Preventing Alcohol Abuse in Teens
Here are some of the ways you can try to prevent teen alcohol abuse.
- Speak to your teen about the dangers and reality of alcohol abuse in an open and honest conversation.
- Teach your teen to be an independent thinker and a leader. Followers and people who rely on group decisions and group thinking are quick and easy prey to peer pressure.
- Look for the signs of alcohol abuse in teens for early detection.
Learning the Signs of Alcohol Abuse in Teens
Do you know what the signs of alcohol abuse are? Read some of the potential signs of alcohol abuse so you can reach out and help your teen as soon as possible.
- Missing school or work frequently
- Letting go of responsibilities
- Neglecting personal hygiene or grooming habits
- Engaging in high risk behavior
- Losing interest in activities once loved or good friends
- Lying or secretiveness
- Physical symptoms such as bloodshot eyes, appearing to be experiencing a hangover, extreme lethargy and others
Alcohol Abuse in Teens: Getting Help
If your child or student is abusing alcohol, stay calm and realize there are incredibly effective alcohol abuse and addiction treatment options available. Your teen may go to an alcohol abuse and addiction center especially for teens and young adults to receive personal and specialized care appropriate for clients of such an age group. The main treatment method for alcohol abuse in teens is psychotherapy. It helps teens to uncover their personal, underlying reasons for abusing alcohol through psychotherapy sessions including individual therapy, group therapy and family therapy. Other tried-and-true treatment methods include such efforts as lifestyle counseling, stress management courses and relapse prevention strategies.
Drug abuse in teens is an unfortunate reality for many young adults. Learn how to teach your child to stay away from drugs, learn the potential signs of drug abuse in teens and learn how to provide your child with help for drug abuse or addiction.
Drug Abuse in Teens: It’s More Common than You Think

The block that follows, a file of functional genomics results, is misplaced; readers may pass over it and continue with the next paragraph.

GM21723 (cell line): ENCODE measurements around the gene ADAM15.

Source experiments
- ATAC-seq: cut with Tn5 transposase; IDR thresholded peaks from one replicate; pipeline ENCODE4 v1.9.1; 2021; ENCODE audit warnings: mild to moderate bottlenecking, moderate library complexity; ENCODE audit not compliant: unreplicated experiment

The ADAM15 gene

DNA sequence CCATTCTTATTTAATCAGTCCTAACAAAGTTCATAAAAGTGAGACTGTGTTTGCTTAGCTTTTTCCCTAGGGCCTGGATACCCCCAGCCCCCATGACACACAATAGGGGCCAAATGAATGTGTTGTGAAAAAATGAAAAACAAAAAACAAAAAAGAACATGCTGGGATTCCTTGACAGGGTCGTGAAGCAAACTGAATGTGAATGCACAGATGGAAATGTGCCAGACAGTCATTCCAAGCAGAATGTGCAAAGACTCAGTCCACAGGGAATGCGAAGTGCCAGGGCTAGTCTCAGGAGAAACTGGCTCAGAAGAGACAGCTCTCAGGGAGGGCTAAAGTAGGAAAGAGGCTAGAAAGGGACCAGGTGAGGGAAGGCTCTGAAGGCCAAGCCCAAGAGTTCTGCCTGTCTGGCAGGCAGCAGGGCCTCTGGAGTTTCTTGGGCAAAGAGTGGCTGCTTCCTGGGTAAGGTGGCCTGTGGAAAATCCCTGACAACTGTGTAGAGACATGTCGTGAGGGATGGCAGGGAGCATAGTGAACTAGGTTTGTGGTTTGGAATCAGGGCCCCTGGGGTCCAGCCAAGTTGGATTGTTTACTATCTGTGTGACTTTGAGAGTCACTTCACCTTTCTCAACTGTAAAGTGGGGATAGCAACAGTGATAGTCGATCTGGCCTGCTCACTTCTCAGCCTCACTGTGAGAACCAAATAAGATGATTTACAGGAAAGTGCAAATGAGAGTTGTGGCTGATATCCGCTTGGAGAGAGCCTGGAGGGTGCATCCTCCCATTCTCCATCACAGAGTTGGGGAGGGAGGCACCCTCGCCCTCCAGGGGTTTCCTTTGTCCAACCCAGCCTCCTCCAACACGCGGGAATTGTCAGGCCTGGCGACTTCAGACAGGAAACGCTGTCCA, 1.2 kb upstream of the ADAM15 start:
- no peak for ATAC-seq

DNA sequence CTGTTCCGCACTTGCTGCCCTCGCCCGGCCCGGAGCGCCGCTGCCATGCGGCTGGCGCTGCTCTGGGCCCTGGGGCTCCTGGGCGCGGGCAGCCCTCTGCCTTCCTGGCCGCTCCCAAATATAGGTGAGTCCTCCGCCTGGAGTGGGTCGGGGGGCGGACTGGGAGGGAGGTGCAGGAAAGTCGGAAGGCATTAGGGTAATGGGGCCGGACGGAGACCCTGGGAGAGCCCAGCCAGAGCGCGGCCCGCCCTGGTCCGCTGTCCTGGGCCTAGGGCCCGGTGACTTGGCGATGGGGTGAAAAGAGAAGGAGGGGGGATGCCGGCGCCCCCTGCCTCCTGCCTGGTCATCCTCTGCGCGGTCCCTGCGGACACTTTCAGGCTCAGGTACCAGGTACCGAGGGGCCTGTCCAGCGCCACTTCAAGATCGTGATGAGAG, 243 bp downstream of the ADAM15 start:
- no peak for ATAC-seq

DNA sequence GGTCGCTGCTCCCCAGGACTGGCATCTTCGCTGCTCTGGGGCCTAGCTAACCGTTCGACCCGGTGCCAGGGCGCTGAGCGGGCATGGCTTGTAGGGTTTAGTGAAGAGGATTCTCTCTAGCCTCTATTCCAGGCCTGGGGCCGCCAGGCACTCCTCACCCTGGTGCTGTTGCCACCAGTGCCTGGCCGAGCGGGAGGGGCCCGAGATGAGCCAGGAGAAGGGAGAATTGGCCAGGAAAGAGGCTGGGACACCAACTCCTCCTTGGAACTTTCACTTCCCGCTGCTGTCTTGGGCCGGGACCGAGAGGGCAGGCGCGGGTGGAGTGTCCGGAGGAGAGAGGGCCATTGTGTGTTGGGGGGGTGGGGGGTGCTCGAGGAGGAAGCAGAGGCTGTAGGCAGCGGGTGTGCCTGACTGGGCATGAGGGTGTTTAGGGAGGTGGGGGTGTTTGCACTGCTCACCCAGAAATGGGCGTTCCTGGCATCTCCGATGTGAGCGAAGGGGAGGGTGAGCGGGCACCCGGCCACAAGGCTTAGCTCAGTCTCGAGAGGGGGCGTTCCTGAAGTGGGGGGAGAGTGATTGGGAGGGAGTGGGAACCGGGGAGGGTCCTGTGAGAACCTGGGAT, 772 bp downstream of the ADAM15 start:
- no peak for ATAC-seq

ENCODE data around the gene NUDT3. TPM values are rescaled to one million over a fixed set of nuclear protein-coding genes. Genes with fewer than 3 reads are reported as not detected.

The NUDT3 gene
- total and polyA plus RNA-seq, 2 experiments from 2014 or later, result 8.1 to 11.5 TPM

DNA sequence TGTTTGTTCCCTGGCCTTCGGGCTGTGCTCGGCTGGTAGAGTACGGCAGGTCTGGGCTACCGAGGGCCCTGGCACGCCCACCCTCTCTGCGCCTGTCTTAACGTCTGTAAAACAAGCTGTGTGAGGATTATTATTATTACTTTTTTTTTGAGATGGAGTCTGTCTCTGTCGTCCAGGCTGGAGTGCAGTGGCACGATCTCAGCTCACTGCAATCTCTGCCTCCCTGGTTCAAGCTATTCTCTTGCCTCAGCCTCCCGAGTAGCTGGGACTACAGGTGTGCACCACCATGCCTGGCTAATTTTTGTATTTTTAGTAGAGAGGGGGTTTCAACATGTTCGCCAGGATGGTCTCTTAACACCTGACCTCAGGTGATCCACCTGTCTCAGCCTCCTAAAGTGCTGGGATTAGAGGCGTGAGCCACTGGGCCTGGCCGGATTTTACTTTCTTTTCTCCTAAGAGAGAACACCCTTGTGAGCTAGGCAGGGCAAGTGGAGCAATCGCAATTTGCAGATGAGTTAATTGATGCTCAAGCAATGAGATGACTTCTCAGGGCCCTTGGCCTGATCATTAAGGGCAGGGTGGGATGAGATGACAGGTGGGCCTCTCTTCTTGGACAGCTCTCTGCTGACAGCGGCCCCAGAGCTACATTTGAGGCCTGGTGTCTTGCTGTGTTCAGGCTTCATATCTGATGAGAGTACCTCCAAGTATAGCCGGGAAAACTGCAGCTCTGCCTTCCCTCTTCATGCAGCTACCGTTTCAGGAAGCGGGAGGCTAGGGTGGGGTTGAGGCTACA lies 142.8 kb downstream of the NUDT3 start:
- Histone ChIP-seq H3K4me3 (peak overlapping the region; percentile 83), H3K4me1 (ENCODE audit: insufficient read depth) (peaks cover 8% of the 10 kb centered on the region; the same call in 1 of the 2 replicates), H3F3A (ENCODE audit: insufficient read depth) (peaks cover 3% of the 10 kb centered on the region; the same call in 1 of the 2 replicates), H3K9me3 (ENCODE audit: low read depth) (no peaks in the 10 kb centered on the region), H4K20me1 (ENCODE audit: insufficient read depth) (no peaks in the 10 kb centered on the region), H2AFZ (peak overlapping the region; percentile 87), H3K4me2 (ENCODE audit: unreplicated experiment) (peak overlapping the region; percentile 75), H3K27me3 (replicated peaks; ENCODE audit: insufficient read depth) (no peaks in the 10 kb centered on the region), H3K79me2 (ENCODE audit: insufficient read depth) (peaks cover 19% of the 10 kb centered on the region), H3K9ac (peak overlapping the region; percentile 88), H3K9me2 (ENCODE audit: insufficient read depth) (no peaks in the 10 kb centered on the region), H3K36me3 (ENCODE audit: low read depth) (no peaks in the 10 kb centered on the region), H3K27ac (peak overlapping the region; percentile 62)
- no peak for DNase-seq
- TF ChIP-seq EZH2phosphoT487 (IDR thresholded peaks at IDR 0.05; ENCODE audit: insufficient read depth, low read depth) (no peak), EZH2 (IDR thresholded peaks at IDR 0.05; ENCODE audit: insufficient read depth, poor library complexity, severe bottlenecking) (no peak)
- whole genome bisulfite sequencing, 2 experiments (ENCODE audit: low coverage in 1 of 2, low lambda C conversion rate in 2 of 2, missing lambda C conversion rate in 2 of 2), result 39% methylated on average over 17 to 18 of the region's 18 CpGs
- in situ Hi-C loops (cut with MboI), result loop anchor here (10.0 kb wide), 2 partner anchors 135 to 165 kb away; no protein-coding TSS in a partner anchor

While you may like to think that it’s rare for teens to abuse drugs, the truth is that it happens much more often than you may think. Education, prevention strategies and learning to look for the signs of potential drug abuse are great tools for trying to keep your child safe from drug abuse in teens.
Though it is likely that your child receives some sort of drug education in school, teach your child about the dangers of drugs on your own time as well. Start an open conversation discussing why drug abuse is such a problem as well as the dangers it presents. Teens face plenty of peer pressure at school so maybe the best drug prevention skill you can offer your child is learning how to say no. Speak with your child about effective ways to turn down offers for drugs and other ways to face peer pressure successfully. Let them know that anyone expecting them to use substances is not a real friend and not someone with their best intentions in mind.
Signs Pointing to Potential Drug Abuse
Drug abuse in teens may be spotted by paying attention for the signs. Here are some common signs pointing to teen drug abuse.
- Staying home from school or work frequently
- Skipping classes or skipping school with friends
- Extreme mood swings
- Sleeping very little or sleeping excessively
- Lying or engaging in secrecy
- Letting go of favorite hobbies and activities or even good friends
- Spending excessive amounts of money without explanation
- Getting in trouble at school or with the law
- Performing poorly in school
Drug Abuse and Addiction Treatment Options
The good news is that drug abuse in teens may be treated via a substance abuse and addiction program. If your teen is abusing drugs, seek help from a professional treatment facility offering tried-and-true treatment methods of care. It’s important to seek treatment for your child as soon as possible to keep them away from the dangers of drug use as well as to prevent addiction.
Substance abuse tips are important for clients of substance abuse and addiction recovery as well as for everyone else to be aware of where lines get crossed and drinking habits cross into substance abuse. Greek life social events can be notorious for heavy drinking, binge drinking, drug use and other dangerous activities. Read these substance abuse tips to learn how you can work to navigate away from the perils of substance abuse and addiction.
Substance Abuse Tips: Avoid Parties Involving Known Drug Use or Alcohol Abuse.